“I’m not expecting a miracle,” Transport Minister Geneviève Guilbault said Thursday while visiting the construction site.
The traffic headaches caused by the Louis-Hippolyte-La Fontaine Tunnel partial closing could be made worse by the lack of co-ordination between different transit authorities.
Starting Monday, three of the tunnel’s six lanes will be closed for three years as a $2.3-billion overhaul accelerates. Of the three remaining lanes, two will be in the direction of Montreal and one to the South Shore.
Newly minted Transport Minister Geneviève Guilbault visited the construction site on Thursday, once again urging people affected by the closing to find a “plan B.”
But in addition to the tunnel partially closing, the Victoria Bridge will now also be at half capacity for the first month of the construction work on the tunnel — instead of returning to full capacity at the end of September as CN had planned.
“Of course it’s disappointing, a bit like the REM being postponed,” Guilbault told reporters following her visit. “It would have been interesting if the REM had been up and running in December as planned, but these are realities beyond our control that we have no choice but to deal with.”
And after reporting nearly 250,000 users this summer, the Autorité régionale de transport métropolitain (ARTM) announced this week that it was extending the free river shuttle service between Boucherville and Promenade Bellerive park, a little east of the tunnel.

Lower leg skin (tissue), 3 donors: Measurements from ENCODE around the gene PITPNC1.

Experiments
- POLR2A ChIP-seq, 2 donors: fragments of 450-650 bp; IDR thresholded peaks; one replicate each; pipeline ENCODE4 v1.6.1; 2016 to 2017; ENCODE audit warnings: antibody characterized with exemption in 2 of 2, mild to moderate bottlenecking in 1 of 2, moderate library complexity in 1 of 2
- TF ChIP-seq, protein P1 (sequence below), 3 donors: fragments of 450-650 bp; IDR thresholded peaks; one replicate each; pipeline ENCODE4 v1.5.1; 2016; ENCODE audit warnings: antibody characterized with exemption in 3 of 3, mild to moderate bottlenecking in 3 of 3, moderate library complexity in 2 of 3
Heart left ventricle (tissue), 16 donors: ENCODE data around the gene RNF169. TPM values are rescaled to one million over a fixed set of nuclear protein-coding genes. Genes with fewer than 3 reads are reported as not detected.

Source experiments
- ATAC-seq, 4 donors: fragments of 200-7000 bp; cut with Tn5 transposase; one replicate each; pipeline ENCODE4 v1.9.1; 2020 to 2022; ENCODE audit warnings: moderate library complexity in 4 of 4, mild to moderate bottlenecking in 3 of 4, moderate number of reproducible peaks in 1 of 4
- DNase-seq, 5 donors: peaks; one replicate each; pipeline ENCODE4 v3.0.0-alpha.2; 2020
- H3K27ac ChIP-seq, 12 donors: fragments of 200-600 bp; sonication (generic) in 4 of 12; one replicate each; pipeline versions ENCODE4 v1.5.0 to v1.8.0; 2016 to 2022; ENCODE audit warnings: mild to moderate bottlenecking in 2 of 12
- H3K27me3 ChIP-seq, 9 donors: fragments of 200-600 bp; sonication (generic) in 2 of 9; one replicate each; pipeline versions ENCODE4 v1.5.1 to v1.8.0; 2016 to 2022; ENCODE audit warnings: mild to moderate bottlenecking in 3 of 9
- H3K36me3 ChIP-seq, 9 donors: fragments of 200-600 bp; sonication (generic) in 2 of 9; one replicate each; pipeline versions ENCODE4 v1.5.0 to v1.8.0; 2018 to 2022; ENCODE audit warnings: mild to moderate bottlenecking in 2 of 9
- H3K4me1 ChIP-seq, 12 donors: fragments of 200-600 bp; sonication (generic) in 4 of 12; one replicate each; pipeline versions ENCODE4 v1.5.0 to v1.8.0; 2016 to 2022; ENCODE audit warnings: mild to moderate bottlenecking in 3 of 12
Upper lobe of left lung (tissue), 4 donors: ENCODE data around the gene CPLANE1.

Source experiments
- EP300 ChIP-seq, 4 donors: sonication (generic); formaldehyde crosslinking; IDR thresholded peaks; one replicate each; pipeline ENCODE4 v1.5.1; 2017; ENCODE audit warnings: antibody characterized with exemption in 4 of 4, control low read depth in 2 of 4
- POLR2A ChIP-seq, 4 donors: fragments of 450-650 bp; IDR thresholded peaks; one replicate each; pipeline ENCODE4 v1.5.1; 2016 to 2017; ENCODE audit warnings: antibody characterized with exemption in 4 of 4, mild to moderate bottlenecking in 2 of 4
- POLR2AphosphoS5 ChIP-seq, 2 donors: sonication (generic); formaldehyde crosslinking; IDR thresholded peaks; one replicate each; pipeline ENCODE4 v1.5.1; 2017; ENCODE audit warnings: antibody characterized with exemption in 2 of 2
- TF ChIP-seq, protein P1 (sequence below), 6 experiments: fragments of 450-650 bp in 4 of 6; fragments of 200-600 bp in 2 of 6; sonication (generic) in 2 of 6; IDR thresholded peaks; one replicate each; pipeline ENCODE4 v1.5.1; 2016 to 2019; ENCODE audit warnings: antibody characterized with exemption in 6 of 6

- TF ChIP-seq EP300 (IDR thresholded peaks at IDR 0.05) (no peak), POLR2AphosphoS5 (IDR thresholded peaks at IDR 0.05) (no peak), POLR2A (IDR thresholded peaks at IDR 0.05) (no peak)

This option, however, does not offer any connection to downtown Montreal or a métro station.
The river shuttles that would help are those between Pointe-aux-Trembles and the Old Port, between Boucherville and the Old Port, and between Longueuil and the Old Port, a destination that is a 10-minute walk from the métro.
However, those shuttles are no longer in service.
“There were contractual reasons why the ones in the Old Port had to be stopped,” explained Jean Séguin, deputy minister of transport.
“We plan to put the shuttles back into service in the spring,” Séguin added. “And we will try to see with the Port of Montreal and the infrastructures on the South Shore if we can stretch the season as much as possible, that is, earlier in the spring and later in the fall.”
Despite the frustration, it doesn’t mean nothing has been done to help motorists affected by the tunnel closing.
Park-and-ride lots have been built along Highway 20 and users will be provided with a free shuttle bus service to the Radisson métro station, where they will be given free passes to take the métro. These shuttles will use a dedicated lane that will also accommodate cabs and carpools.
An additional métro train has also been added to the Yellow Line, between Longueuil and Berri-UQAM, and buses have been added in different sectors that are likely to be hit the hardest.
Ultimately, Guilbault acknowledged it’s not going to be easy for anyone — “I’m not expecting a miracle,” she said — and again called on companies to allow employees to work more flexible schedules.
But she also dismissed the idea, for now, of barring cars with no passengers during rush hour, as has been suggested this week.
“We’re not at a stage right now where we want to ban or force anything,” Guilbault said. “But it’s a very strong recommendation. We’ll wait and see how it goes on Monday.”
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